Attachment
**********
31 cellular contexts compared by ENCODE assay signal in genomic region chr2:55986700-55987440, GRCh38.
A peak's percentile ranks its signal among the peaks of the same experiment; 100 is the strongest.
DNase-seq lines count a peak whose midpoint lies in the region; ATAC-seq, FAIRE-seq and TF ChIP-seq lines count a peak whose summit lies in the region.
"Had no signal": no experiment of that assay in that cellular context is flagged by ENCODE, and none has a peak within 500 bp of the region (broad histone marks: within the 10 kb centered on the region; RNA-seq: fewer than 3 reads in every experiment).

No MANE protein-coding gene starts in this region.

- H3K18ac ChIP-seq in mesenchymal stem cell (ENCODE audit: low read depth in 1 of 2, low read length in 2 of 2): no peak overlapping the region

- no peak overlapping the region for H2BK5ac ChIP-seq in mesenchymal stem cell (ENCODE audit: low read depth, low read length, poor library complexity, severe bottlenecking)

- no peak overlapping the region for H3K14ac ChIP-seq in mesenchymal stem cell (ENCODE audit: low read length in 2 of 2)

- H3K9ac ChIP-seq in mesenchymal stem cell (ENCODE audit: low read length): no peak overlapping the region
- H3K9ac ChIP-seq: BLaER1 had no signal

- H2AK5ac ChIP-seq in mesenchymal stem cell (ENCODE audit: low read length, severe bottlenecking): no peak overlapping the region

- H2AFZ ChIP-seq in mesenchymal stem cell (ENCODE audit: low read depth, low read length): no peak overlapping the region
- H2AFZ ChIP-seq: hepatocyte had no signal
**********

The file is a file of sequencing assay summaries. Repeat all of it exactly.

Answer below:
31 cellular contexts compared by ENCODE assay signal in genomic region chr2:55986700-55987440, GRCh38.
A peak's percentile ranks its signal among the peaks of the same experiment; 100 is the strongest.
DNase-seq lines count a peak whose midpoint lies in the region; ATAC-seq, FAIRE-seq and TF ChIP-seq lines count a peak whose summit lies in the region.
"Had no signal": no experiment of that assay in that cellular context is flagged by ENCODE, and none has a peak within 500 bp of the region (broad histone marks: within the 10 kb centered on the region; RNA-seq: fewer than 3 reads in every experiment).

No MANE protein-coding gene starts in this region.

- H3K18ac ChIP-seq in mesenchymal stem cell (ENCODE audit: low read depth in 1 of 2, low read length in 2 of 2): no peak overlapping the region

- no peak overlapping the region for H2BK5ac ChIP-seq in mesenchymal stem cell (ENCODE audit: low read depth, low read length, poor library complexity, severe bottlenecking)

- no peak overlapping the region for H3K14ac ChIP-seq in mesenchymal stem cell (ENCODE audit: low read length in 2 of 2)

- H3K9ac ChIP-seq in mesenchymal stem cell (ENCODE audit: low read length): no peak overlapping the region
- H3K9ac ChIP-seq: BLaER1 had no signal

- H2AK5ac ChIP-seq in mesenchymal stem cell (ENCODE audit: low read length, severe bottlenecking): no peak overlapping the region

- H2AFZ ChIP-seq in mesenchymal stem cell (ENCODE audit: low read depth, low read length): no peak overlapping the region
- H2AFZ ChIP-seq: hepatocyte had no signal